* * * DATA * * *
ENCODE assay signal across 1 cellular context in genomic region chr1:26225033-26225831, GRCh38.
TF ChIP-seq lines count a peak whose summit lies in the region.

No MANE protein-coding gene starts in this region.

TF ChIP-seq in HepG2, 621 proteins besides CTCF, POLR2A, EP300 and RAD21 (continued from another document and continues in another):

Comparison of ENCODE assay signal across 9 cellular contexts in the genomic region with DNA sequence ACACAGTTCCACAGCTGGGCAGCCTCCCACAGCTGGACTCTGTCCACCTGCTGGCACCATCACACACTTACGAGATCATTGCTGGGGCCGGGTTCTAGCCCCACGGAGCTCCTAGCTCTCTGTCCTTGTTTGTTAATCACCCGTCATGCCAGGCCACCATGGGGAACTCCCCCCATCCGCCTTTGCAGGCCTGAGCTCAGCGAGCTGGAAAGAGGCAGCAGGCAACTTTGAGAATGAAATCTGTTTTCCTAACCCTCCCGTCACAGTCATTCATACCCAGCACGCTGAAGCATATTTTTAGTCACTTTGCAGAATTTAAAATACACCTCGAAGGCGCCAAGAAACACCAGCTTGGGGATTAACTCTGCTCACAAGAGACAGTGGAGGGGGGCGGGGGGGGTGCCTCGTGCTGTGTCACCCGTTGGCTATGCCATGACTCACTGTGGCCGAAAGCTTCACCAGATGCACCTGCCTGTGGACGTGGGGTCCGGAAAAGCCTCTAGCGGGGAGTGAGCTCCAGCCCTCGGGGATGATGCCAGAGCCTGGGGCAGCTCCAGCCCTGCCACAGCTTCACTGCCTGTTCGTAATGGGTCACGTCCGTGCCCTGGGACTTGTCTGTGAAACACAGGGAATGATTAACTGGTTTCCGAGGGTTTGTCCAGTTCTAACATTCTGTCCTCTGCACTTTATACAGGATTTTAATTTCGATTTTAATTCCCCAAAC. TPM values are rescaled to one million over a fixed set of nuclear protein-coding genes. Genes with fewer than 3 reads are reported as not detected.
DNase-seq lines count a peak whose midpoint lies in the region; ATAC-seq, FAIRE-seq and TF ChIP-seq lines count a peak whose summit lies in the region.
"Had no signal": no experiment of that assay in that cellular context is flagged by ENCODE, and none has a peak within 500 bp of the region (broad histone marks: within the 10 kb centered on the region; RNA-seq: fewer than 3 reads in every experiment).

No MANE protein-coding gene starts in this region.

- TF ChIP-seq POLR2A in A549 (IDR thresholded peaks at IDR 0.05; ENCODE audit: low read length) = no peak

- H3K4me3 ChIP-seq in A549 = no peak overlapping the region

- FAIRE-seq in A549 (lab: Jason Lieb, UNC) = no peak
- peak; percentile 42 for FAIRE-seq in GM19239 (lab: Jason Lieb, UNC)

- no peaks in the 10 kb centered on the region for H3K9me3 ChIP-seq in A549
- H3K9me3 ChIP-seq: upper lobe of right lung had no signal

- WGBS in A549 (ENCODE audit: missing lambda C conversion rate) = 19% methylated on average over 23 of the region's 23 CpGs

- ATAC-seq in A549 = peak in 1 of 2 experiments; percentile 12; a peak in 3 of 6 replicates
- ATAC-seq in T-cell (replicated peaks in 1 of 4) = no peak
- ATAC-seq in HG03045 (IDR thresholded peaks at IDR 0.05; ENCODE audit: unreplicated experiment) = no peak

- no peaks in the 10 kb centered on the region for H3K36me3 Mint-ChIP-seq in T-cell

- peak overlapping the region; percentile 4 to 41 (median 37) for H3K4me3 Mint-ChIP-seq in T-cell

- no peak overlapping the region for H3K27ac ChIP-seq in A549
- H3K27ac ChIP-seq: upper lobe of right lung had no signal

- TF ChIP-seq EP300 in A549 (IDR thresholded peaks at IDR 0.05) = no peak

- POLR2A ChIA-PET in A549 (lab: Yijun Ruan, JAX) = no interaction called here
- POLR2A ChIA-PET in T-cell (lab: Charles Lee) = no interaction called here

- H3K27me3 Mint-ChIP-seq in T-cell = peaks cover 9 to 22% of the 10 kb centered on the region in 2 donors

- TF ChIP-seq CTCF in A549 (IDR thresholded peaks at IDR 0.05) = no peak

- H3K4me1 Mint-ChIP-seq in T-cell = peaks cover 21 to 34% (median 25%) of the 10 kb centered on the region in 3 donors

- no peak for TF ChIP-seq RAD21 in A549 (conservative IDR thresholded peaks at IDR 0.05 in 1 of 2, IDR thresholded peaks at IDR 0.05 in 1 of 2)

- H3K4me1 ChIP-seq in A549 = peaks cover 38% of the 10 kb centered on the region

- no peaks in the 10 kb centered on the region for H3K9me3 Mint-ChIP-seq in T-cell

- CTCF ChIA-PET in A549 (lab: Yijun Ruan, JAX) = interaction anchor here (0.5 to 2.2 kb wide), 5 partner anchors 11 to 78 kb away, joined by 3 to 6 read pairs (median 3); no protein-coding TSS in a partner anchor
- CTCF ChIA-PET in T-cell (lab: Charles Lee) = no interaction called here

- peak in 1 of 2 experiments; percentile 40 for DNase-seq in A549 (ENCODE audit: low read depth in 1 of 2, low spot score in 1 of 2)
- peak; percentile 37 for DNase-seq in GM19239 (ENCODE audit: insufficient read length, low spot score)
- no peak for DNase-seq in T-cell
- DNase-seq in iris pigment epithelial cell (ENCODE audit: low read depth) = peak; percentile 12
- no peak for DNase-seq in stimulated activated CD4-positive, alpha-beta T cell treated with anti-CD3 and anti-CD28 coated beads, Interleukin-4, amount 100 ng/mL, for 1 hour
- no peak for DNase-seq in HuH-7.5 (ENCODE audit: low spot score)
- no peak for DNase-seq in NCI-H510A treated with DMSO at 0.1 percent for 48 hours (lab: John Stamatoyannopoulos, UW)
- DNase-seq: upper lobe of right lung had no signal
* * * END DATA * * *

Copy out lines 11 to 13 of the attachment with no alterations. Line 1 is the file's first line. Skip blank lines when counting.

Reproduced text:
- FAIRE-seq in A549 (lab: Jason Lieb, UNC) = no peak
- peak; percentile 42 for FAIRE-seq in GM19239 (lab: Jason Lieb, UNC)

- no peaks in the 10 kb centered on the region for H3K9me3 ChIP-seq in A549